The Productivity Action Plan for the Desktop

Paul Mah

Chris Strammiello of Nuance is an office technologies and processes expert, and sent along a four-step productivity action plan that offices and individuals can take to streamline their daily tasks and improve performance in the workplace.

 

As I've previously written on the topic of productivity in my blogs titled "Tips to Boost Your Productivity" and "Invest in Monitor Stands for Greater Productivity," I thought that this would be good companion topic. The tips are as follows.

 

Clear Your Desk of Clutter

Strammiello: Documents on your desk that have not been used for a month can be considered clutter. Clear them off the desk and recycle them - they are clearly not needed. Use digital copiers and scanners to turn paper documents into digital information that is integrated into communication and business applications. Stored electronically, the miscellaneous reports, presentations and memos that often clutter a desk are easier to file, quicker to locate, take up less space and require less time when searching for them.

 

Mah: One of the top time wasters has to be the inability to find things when they are needed. As you can imagine, clearing one's desk of stacks of unidentified paperwork would surely go a long way to alleviating the problem. David Allen, who wrote the book, "Getting Things Done," advises that everything should be sorted into proper "In" and "Out" tray, or else filed away into proper cabinets. This method consumes precious cubical space though, and an alternative solution in our digital age would be to scan and file documents digitally.

 


Work in Time Slots

Strammiello: Allocate time slots to make, receive and return phone calls, and leave desktop handsets on voice mail the rest of the time. Allocate similar slots for drafting, sending and replying to e-mails. Exercising discipline with phone, e-mail and other communications will prevent priority tasks from being interrupted. For more advice on how to use time at work even more effectively, consider attending a time-management course.

 

Mah: While there will be situations in which urgent matters will pre-empt your task at hand, I've found that reacting to every single e-mail as they come in to be a huge time-waster. This is because it takes time to "switch over" and then to pick back up where you left off. I like the idea of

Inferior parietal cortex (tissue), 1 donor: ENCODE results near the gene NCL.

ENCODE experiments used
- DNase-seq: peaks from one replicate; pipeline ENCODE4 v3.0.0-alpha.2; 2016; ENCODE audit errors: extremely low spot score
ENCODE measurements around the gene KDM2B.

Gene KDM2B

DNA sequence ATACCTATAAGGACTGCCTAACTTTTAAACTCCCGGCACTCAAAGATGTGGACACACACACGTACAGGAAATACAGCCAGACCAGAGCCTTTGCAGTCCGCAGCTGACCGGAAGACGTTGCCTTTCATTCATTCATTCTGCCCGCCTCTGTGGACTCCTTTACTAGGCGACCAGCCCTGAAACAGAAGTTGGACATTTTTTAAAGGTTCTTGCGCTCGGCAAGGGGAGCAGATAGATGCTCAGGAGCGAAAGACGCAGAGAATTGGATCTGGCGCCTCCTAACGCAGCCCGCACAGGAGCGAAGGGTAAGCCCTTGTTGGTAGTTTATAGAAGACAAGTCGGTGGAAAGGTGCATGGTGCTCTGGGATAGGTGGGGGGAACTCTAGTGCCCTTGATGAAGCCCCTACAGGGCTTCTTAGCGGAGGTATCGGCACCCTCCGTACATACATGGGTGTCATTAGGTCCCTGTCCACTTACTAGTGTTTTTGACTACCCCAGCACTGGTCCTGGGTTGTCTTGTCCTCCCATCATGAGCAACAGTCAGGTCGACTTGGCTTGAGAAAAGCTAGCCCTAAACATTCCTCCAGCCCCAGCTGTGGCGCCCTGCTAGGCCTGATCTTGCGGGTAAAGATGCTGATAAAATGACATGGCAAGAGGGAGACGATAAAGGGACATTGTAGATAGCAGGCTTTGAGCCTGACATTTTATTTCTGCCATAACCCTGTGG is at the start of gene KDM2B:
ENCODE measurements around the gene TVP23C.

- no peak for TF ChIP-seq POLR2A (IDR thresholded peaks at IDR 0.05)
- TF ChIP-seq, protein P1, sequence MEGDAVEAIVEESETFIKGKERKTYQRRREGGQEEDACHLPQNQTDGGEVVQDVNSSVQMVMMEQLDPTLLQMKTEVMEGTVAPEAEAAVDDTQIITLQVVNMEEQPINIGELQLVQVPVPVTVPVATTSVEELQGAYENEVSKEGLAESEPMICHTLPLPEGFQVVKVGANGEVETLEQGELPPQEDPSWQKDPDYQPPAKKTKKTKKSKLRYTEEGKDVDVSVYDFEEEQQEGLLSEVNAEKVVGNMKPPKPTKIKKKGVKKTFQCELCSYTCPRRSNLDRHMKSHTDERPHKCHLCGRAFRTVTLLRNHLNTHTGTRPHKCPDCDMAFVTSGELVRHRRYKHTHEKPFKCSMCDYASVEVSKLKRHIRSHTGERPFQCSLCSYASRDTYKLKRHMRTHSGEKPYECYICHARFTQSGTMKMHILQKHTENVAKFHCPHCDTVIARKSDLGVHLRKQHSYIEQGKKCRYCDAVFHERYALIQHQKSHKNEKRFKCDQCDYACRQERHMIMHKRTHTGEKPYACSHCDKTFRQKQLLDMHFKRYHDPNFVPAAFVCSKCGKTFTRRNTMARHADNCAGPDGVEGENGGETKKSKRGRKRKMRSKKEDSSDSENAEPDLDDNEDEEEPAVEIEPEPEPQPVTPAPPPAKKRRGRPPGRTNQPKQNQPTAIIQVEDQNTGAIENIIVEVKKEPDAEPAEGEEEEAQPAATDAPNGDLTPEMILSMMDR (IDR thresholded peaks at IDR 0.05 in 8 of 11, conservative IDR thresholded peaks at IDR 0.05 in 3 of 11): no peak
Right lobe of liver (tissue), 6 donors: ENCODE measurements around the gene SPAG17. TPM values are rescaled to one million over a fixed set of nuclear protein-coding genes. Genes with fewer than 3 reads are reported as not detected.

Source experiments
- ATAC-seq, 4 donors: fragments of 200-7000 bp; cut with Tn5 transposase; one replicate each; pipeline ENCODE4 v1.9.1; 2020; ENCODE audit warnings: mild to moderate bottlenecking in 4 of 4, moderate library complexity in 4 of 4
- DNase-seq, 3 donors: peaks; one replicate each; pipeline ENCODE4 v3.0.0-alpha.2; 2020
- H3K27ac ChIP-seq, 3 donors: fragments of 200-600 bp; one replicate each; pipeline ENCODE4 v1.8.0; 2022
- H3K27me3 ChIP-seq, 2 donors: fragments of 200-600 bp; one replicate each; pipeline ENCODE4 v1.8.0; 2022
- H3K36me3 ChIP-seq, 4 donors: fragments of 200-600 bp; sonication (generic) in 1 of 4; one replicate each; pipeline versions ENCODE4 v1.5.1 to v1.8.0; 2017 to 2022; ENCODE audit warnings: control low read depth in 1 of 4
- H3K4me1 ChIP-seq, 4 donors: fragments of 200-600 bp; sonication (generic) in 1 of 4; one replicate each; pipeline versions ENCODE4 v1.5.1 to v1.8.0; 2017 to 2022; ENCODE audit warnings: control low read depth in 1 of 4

allocating time slots, something that I practice from time to time.

 

Control Time and Costs in Document Handling

Strammiello: The money spent on document handling can be a considerable - and hidden - drain on an organization's profitability. Each year, companies waste money on ineffectively managed documents. Save time and money by unlocking the data that's trapped within increasingly common PDF file format documents by using document-conversion software to convert those PDF documents into Word, Excel and other editable formats. This negates the risk of typing errors and the costs of retyping documents.

 

Mah: You can read about my blog on reducing paper consumption in the office, which builds on the idea of relying more on digital communications.

 

Consider Voice-Recognition Technology

Strammiello: An effective and reliable alternative to the keyboard and mouse for entering data is desktop-based voice-recognition technology. Desktop speech-recognition software enables users to dictate at up to 160 words per minute, which is far faster than they can type. This can lead to an immediate improvement in worker productivity by creating documents more accurately and more quickly.

 

Mah: I had the opportunity to review Nuance's Dragon NaturallySpeaking 10 earlier this year and was impressed by its accuracy and speed. Because I type very fast, the speed improvement wasn't so pronounced, though I estimate that it could well be a game-changer for users who type at speeds less than 60 words per minute. Even for fast typists, being able to dictate into a document could be a welcome relief on the wrist.



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